Aviation History

Did you know Royal Navy’s Fairey Swordfish biplane torpedo bombers were able to damage Bismarck because its guns could not target planes moving so slowly?

Heading for occupied France to effect repairs, Bismarck was attacked by 16 Fairey Swordfish biplane torpedo bombers from the aircraft carrier HMS Ark Royal…

Bismarck was the first of two Bismarck-class battleships built for Nazi Germany’s Kriegsmarine. Named after Chancellor Otto von Bismarck, the ship was laid down at the Blohm & Voss shipyard in Hamburg in July 1936 and launched in February 1939. Work was completed in August 1940, when she was commissioned into the German fleet.

In the course of the warship’s eight-month career under her sole commanding officer, Captain Ernst Lindemann, Bismarck conducted only one offensive operation, lasting 8 days in May 1941, codenamed Rheinübung. The ship, along with the heavy cruiser Prinz Eugen, was to break into the Atlantic Ocean and raid Allied shipping from North America to Great Britain. The two ships were detected several times off Scandinavia, and British naval units were deployed to block their route. At the Battle of the Denmark Strait, the battlecruiser HMS Hood initially engaged Prinz Eugen, probably by mistake, while HMS Prince of Wales engaged Bismarck. In the ensuing battle Hood was destroyed by the combined fire of Bismarck and Prinz Eugen, which then damaged Prince of Wales and forced her retreat. Bismarck suffered sufficient damage from three hits by Prince of Wales to force an end to the raiding mission.

The destruction of Hood spurred a relentless pursuit by the Royal Navy involving dozens of warships. Two days later, heading for occupied France to effect repairs, Bismarck was attacked by 16 Fairey Swordfish biplane torpedo bombers from the aircraft carrier HMS Ark Royal; one scored a hit that rendered the battleship’s steering gear inoperable.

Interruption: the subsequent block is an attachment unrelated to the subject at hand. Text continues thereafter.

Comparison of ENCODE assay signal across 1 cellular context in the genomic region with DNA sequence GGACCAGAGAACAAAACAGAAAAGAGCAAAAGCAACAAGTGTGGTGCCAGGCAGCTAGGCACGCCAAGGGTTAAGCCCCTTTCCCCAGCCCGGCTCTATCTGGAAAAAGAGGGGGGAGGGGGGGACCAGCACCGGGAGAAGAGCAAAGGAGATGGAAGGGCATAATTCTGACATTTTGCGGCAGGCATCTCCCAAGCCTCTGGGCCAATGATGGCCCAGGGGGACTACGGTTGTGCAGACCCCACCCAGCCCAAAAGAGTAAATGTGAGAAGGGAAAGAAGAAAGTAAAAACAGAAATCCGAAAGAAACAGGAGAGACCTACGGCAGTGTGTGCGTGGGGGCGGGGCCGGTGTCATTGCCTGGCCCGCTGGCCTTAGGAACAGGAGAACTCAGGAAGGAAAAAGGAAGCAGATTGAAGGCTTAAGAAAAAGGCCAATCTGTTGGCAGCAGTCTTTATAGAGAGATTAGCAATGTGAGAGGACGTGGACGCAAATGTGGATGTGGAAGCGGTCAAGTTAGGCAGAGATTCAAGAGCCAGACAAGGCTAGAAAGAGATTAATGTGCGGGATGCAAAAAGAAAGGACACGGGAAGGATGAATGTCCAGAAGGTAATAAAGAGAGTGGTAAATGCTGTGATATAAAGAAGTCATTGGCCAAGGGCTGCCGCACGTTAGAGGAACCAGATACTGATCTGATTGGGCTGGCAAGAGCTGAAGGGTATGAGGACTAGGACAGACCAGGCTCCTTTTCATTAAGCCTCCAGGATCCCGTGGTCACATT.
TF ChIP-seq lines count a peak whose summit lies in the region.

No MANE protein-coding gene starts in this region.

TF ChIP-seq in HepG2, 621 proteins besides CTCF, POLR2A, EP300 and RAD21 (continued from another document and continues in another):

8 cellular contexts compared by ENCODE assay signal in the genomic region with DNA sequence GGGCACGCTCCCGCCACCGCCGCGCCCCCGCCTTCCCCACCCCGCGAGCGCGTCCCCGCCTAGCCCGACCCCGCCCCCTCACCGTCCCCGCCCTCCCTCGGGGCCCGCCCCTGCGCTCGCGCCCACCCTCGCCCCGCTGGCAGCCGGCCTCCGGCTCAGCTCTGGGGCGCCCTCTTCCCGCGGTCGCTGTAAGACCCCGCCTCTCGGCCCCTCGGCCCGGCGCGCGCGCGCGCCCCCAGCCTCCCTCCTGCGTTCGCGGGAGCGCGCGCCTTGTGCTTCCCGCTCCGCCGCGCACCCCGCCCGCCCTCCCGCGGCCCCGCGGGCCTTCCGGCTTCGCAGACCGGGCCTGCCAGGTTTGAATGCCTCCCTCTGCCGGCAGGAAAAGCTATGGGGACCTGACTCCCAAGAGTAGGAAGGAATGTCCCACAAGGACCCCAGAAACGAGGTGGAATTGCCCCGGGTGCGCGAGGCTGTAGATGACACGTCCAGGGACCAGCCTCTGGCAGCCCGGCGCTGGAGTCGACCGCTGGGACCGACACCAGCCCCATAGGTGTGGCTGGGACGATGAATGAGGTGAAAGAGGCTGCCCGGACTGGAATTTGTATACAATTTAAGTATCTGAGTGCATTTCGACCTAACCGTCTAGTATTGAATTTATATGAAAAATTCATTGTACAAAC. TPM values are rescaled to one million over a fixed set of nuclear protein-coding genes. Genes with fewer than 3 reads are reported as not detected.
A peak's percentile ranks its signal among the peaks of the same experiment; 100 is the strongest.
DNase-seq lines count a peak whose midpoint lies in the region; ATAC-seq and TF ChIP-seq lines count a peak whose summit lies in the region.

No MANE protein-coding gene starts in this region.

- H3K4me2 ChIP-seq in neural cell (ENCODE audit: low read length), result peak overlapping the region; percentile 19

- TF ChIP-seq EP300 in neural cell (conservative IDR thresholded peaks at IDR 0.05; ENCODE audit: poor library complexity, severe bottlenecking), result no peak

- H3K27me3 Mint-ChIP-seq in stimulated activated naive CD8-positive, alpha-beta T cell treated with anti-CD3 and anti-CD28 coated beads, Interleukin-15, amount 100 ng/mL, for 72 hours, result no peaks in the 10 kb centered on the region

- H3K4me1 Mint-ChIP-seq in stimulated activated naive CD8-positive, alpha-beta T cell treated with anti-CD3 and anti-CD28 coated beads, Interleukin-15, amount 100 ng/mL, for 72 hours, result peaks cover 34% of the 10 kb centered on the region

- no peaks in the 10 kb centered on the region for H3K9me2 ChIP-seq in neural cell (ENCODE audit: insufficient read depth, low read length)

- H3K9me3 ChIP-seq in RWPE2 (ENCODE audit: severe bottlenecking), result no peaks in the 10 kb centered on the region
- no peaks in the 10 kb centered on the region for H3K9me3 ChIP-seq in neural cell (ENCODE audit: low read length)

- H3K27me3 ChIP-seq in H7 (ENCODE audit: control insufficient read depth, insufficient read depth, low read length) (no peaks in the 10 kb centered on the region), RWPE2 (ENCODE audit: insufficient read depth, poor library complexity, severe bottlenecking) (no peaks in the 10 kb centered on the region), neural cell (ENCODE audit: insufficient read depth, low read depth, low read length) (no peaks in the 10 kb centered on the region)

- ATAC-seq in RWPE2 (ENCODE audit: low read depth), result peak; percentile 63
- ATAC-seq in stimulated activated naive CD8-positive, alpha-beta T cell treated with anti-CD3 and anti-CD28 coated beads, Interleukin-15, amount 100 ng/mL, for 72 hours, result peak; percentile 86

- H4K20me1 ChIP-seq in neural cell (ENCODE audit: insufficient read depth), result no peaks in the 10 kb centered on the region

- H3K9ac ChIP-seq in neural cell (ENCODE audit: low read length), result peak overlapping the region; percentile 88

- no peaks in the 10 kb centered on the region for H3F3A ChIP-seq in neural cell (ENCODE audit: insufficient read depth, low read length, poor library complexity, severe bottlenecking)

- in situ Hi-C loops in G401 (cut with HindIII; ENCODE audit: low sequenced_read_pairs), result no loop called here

‘Bismarck like a lot of German vessels didn’t make it beyond its first outing before it was crippled by a torpedo launched from a Fairey Swordfish biplane. A slow plane from the early 1930s era,’ Andy Lee, an aviation expert, explains on Quora.

‘Next stop?

‘Captain: The seabed.

‘The oversight on the part of the Germans unwittingly exploited by the British?

‘The Bismarck’s gunner crews could not calibrate Bismarck’s guns to target planes moving so slowly [as the video in this post explains]. Bismarck’s timed fire basically kept exploding short of the planes due to its range finders inability to accurately marry target range and altitude with target speed. There was a target speed dial on Bismarck’s guns and it simply didn’t dial down to a speed slow enough to match the Swordfish.’

Lee concludes;

‘Once modified by a torpedo from a Swordfish, Bismarck became great moving target practice for The Royal Navy Ships that engaged [it] to the point in the fire exchange that Bismarck was eventually scuttled by her own crew rather than let the British victors board her.’

Photo credit: The Aviation History Online Museum

Dario Leone

Dario Leone is an aviation, defense and military writer. He is the Founder and Editor of “The Aviation Geek Club” one of the world’s most read military aviation blogs. His writing has appeared in The National Interest and other news media. He has reported from Europe and flown Super Puma and Cougar helicopters with the Swiss Air Force.

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